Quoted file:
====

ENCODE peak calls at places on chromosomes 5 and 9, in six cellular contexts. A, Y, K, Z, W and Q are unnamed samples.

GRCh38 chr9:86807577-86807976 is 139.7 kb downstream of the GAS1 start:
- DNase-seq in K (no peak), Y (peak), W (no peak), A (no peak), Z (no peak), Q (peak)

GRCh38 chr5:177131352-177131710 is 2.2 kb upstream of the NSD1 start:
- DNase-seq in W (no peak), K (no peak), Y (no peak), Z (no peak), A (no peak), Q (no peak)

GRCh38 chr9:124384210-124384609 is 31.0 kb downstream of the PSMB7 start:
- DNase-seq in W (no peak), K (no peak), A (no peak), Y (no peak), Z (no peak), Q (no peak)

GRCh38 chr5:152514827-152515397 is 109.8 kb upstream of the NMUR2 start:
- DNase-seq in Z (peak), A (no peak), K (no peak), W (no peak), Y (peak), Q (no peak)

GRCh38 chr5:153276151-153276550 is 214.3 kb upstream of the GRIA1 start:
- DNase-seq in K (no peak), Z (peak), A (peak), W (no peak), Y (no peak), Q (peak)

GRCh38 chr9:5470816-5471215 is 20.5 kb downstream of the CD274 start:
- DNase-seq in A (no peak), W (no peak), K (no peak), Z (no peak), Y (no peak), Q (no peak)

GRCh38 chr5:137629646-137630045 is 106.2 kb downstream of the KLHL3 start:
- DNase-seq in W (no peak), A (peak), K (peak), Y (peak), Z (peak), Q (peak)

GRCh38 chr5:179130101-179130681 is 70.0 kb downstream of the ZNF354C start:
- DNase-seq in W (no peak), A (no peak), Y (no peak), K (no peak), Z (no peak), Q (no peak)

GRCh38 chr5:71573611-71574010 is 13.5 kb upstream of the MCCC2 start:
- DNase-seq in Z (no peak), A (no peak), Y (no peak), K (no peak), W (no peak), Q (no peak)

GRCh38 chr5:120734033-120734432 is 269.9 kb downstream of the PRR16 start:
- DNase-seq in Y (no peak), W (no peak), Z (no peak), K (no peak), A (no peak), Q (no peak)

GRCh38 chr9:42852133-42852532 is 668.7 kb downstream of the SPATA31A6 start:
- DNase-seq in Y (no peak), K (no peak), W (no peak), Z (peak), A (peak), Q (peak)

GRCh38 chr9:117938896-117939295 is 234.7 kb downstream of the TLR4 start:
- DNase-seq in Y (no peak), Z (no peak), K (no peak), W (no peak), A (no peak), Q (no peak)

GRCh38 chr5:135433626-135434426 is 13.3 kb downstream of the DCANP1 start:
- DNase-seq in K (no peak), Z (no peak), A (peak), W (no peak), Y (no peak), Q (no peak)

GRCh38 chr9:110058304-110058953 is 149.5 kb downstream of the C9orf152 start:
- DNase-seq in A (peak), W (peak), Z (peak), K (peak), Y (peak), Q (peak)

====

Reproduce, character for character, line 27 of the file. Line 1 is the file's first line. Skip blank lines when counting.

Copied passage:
- DNase-seq in K (no peak), Z (no peak), A (peak), W (no peak), Y (no peak), Q (no peak)